Improvements can be made, though. Some little items just don’t belong on my desk and need to go. I love my little Grecian lady and Viking, but they should live somewhere else. Papers need a file cabinet, which I’ve been dragging my feet on getting for two years now. Old notecards need some kind of organizational system, but I certainly don’t need to see them all the time. And baby socks just clearly have a different home. Eventually, I can move some things out and into other parts of the house. We’ve already got a space picked out for my husband’s desk and his various gaming equipment (which, because he works in the video game industry, straddles the line between work and hobby), but it needs some major fixing up to be useable, some of which we can’t afford right now. When we do, though, all of his books and plenty of nonessential items can move there. My office couch, which is too big for the space, will hopefully also leave and I can finally get the small green velvet couch of my Pinterest dreams. Maybe then I can even get a second small table for crafting so my sewing machine doesn’t have to live on my desk. And of course, at some point, seriously need to get a new office chair. This thing has survived so much longer than Ikea could ever have intended, with a decorative pillow as a cushion that is barely holding itself together. But there are always more important things to spend money on, and I still like the shape of the chair with its back and arm support.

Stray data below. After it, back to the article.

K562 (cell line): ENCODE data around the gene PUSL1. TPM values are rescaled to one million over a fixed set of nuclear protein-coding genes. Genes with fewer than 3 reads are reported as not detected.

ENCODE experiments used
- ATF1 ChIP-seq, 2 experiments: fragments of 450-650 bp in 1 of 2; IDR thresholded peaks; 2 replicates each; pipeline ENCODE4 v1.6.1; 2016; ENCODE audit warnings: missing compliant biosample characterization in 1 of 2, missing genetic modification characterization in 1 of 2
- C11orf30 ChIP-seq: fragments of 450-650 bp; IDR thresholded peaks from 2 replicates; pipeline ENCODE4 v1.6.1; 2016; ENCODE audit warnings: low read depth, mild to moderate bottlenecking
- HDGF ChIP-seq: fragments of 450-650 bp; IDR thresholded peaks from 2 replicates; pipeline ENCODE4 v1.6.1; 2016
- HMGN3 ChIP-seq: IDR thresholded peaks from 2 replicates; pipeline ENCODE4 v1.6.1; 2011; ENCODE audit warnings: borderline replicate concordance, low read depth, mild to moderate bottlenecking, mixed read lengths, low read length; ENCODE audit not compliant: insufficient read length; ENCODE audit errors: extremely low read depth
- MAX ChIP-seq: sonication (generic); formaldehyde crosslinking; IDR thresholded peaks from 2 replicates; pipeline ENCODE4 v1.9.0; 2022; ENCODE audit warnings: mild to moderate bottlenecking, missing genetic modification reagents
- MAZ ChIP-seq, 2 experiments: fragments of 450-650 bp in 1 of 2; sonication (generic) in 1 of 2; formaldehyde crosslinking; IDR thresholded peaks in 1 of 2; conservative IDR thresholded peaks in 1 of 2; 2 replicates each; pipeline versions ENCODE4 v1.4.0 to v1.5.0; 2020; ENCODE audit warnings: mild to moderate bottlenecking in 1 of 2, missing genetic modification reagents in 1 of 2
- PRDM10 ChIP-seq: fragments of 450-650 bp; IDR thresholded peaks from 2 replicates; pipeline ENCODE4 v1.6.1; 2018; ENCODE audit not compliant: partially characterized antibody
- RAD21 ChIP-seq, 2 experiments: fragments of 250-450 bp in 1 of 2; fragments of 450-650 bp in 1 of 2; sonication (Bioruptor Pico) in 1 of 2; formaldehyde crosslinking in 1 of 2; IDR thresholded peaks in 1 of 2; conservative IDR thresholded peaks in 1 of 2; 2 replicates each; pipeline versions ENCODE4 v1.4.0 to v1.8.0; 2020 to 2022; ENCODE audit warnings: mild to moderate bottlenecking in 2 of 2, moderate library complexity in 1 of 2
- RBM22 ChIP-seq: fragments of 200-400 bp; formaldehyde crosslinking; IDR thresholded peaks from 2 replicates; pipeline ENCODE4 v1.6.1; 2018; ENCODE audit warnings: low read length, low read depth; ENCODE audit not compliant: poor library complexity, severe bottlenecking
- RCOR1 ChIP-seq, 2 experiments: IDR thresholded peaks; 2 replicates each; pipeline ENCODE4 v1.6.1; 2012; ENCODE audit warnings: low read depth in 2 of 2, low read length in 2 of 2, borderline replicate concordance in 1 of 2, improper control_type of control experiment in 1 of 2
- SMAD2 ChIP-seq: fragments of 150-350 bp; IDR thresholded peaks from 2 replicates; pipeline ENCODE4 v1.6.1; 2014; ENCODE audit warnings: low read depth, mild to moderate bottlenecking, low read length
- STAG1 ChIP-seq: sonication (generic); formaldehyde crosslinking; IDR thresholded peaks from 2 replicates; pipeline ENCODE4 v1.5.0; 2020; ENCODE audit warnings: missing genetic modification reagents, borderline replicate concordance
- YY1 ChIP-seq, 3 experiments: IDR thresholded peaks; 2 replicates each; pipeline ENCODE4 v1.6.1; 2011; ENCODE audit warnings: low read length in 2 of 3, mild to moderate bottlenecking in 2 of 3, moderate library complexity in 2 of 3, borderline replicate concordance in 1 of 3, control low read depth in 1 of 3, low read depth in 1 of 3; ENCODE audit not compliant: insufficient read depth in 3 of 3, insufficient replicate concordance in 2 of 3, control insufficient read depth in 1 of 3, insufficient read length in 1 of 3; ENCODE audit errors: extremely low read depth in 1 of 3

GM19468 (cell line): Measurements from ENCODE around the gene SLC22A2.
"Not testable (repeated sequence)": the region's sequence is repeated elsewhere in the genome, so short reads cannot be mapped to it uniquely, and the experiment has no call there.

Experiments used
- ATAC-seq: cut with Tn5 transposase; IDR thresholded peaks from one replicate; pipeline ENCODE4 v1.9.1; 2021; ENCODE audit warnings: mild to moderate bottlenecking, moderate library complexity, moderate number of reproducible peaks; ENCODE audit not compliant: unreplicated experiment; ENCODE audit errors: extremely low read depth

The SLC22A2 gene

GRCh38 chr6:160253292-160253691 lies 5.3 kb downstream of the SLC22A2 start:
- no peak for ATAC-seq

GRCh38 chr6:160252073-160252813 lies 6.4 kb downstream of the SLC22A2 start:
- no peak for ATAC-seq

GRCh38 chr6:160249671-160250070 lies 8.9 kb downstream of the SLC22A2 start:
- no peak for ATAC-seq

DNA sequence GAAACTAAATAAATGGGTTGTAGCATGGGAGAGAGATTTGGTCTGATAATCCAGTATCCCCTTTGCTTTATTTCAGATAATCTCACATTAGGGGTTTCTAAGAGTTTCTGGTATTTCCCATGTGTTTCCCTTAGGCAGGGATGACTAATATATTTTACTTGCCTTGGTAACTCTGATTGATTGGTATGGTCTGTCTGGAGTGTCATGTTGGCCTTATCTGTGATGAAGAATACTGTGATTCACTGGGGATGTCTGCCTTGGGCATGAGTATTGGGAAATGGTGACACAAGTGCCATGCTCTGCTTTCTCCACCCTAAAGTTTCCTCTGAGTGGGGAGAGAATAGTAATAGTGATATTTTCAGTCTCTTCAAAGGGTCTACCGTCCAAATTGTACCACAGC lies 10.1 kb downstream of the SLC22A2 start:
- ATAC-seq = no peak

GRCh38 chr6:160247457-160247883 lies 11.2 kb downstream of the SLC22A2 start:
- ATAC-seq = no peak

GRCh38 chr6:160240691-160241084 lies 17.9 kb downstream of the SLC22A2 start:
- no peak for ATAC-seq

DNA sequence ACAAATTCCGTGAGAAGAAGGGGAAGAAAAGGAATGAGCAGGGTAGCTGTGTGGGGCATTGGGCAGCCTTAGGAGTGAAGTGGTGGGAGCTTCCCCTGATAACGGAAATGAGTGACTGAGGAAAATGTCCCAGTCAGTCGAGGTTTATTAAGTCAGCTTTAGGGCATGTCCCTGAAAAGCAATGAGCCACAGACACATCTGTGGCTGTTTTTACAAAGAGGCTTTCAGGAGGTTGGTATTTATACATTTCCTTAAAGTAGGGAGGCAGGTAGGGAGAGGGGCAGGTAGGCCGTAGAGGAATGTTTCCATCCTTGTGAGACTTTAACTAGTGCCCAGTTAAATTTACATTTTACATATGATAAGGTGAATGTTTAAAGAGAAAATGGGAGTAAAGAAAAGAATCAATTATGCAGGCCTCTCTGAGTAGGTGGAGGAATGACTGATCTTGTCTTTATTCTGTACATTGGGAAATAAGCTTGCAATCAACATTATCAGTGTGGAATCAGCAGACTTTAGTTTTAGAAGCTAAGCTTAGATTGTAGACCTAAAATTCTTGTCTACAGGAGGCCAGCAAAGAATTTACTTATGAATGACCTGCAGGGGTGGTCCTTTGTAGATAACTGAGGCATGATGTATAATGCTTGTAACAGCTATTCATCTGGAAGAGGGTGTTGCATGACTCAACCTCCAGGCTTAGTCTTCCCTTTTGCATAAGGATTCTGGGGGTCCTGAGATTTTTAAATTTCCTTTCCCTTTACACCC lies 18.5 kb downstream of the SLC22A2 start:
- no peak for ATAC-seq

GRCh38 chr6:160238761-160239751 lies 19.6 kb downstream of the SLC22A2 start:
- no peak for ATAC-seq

I have big dreams for my office, and maybe some of them are attainable. I used to have my office in what was supposed to be the breakfast nook in the kitchen of a past apartment. It had horrible light, but it was wonderfully tucked out of the way, and it was close to both food and tea, which are both writing fuel. I’m hoping to eventually have a little tea station in my office again, maybe even with a mini fridge where I can keep some milk. I also have a vision for my kind of weird, naturalist art all over the walls. Right now it’s a botanical poster of mushrooms on one side and a Hokusai print on the other, but I have some of my own work that I’m itching to hang up too, should some wall space free up where there are currently bookshelves. If I ever get that magical green couch, I’ll flip the whole room and put the couch in front of the window, so that the furniture isn’t almost blocking both entrances anymore and I can really get the most out of that natural light. But the biggest and most complicated change I’d like to make involves finding a way to close off the room to foot traffic and noise. This is an old house (built in 1925) and there are a lot of projects we want to take on in the distant future. So maybe if we ever get to our big renovations, I’ll get a little more privacy.